The policy of the Bolsheviki was based on creating a mutual interest between workers and peasants, but actual condi tions made this difficult to attain immediately. Conditions caused the peasants soldiers (small owners) to follow the so cial patriotic leaders, who in fear of a revolutionary Socialist policy accepted a bourgeois imperialistic policy. Because in these July days the Council unreservedly took sides with the Government and strongly denounced the demand of the revolutionary workers to take power into its own hands as the representative of democracy, and because they declared the demonstrators foes of the fatherland, the soldiers did not immediately see any other way but to obey the orders of their generals and to suppress the revolutionary demonstration by force.
In a certain respect, the struggle of July 16th l9th can be compared with the events of June IB4B in Paris. The defeat of the proletariat by the coalition of middle class (peasants) and bourgeoisie gives a deciding tum towards reaction. From now on everything is gradually broken down, that which the revolution had gained in democratic achievements. As a matter of course. the victors started by taking revenge on their enemies, who had been so long attacking them and who now were disarmed. After a campaign of weeks and months in the bourgeois press denouncing the Bolsheviki as adulterers, thieves, scoundrels, paid agents of foreign powers, to prepare the right feelings, they now were arrested Lenine himself succeeded in escaping accused of high treason, revolt against the government, bribed by German gold.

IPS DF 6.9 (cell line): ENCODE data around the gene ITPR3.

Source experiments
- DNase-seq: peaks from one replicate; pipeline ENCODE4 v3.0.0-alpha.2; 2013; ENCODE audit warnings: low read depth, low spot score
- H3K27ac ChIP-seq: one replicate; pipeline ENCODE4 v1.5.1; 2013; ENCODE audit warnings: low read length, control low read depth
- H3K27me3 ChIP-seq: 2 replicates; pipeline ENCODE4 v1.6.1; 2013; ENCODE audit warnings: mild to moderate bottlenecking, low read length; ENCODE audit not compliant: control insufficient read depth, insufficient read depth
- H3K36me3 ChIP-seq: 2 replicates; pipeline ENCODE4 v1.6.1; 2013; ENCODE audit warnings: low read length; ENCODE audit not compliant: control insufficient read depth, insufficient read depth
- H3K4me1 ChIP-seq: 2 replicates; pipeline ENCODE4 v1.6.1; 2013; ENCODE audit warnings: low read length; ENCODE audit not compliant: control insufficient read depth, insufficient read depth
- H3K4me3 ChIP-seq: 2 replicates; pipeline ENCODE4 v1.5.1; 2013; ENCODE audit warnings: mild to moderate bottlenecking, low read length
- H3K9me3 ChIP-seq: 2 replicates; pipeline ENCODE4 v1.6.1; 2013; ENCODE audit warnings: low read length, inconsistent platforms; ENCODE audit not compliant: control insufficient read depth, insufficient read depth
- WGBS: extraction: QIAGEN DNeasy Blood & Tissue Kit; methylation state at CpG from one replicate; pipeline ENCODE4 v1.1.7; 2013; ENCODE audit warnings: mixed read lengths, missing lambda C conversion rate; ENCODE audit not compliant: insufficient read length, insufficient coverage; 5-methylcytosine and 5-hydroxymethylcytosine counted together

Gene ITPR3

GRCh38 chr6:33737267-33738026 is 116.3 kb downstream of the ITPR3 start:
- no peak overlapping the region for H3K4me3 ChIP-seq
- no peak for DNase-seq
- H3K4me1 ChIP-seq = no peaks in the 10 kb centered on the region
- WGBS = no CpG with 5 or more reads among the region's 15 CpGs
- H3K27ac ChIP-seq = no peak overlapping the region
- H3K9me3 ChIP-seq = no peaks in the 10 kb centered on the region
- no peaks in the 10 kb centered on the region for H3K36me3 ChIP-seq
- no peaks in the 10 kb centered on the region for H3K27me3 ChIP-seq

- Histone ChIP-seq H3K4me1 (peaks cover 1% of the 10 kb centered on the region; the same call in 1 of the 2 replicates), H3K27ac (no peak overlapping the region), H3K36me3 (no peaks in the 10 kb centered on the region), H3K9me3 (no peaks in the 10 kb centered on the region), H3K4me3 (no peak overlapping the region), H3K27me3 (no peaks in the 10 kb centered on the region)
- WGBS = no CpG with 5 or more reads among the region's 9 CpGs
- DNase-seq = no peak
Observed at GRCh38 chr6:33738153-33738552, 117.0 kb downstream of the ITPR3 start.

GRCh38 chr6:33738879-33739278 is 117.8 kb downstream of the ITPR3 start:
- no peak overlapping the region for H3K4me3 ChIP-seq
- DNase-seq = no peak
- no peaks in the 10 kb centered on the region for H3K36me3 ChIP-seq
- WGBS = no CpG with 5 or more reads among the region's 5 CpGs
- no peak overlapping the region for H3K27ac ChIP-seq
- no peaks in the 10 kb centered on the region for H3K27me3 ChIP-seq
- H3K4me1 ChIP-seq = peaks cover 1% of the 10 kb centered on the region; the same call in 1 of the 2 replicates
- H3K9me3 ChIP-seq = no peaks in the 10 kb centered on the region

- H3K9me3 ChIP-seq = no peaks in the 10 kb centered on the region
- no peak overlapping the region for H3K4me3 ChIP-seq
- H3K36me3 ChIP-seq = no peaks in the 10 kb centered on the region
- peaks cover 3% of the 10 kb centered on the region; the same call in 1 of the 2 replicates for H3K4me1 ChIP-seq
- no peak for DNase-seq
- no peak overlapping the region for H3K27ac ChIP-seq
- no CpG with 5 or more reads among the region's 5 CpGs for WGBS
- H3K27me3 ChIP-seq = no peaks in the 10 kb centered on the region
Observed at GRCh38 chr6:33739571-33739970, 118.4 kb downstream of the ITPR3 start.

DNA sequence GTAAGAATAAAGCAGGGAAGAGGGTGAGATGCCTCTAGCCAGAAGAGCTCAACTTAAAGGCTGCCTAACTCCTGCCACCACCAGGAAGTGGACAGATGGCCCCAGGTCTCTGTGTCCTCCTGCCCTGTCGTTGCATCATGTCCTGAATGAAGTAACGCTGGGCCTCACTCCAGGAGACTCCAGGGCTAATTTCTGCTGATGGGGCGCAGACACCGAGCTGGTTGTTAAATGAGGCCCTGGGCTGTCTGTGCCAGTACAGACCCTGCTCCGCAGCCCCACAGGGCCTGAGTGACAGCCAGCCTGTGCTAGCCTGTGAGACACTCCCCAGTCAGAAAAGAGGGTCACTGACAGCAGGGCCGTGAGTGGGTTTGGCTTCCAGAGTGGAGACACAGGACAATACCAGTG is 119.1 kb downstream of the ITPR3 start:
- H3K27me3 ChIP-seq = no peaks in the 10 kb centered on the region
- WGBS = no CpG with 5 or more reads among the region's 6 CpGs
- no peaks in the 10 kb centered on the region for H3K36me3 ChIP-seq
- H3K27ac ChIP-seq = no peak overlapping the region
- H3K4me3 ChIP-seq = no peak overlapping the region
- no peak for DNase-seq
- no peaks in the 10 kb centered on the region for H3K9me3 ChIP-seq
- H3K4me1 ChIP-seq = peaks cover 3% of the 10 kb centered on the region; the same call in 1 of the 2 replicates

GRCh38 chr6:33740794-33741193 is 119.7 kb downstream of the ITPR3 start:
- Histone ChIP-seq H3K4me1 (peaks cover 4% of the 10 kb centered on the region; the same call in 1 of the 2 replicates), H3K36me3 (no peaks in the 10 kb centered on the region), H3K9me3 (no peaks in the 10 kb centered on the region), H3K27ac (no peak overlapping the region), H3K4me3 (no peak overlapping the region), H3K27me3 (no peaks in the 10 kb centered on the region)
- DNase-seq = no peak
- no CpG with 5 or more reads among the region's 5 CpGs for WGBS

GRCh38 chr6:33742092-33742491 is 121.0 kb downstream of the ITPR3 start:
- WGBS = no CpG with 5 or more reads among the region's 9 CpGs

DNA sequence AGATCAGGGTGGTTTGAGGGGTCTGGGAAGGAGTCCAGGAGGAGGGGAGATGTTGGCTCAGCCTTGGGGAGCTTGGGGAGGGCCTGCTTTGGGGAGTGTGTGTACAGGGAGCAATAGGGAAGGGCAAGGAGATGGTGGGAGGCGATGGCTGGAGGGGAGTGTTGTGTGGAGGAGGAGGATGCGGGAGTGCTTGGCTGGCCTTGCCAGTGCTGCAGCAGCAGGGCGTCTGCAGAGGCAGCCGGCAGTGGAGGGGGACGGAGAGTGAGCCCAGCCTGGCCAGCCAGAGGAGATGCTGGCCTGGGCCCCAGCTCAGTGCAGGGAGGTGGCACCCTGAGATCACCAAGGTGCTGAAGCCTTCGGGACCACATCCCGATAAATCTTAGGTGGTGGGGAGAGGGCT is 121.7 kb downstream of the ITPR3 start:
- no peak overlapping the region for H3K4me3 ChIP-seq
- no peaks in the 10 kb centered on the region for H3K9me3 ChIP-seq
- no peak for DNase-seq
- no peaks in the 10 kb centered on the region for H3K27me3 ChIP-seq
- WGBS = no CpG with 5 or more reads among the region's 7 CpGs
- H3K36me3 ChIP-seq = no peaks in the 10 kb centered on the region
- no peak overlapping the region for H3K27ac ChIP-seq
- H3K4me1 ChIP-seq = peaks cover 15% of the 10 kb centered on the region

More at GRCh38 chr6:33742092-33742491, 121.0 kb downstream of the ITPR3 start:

The Bolshevik newspapers were suppressed; a posse formed by the former black hundred who now again ventured into the open destroyed the editorial office of the Pravda which fact the government cabled to Western Europe as a proof of the hatred of the people against the anarchists. The workers in Petrograd were disarmed. Martial law and capital punishment, which were reintroduced, demonstrated the brand of Socialism of the social patriots. And at the same time the offensive at the front collapsed, in accordance with the predictions of the Bolsheviki, because large units refused to ﬁght, and the Russian armies were driven from Galicia. The terrorTo; order reigned in Petrograd.
force ofnflii:t riﬁfliodn 31:5 2; dradd 331 for the time being and conse C3 0WD. quently the government tactics shifted greatly to the right. The government felt compelled to concentrate all patriotic forces to save the fatherland; a conference was called (in Moscow. where together with the Councils of Workmen and Soldiers as a matter of course excluding the crimmal Lemnites and delegates of the peasants. different organs of the bour geoisie were united to work out new tac tics. Even now they did not feel strong enough simply to push aside the socialpatriots; the leaders of the Cadets. Na bokof, Rodischef, Milyukof, refused to participate in a ministry: to them circumstances were not yet ripe. First the Council of Soldiers and Workers, the organ of democracy, had to be removed. The Council originally the Center between right and left, now became the utmost left and its leaders discovered with alarm how uncertain its position had become.
They suddenly realized what they re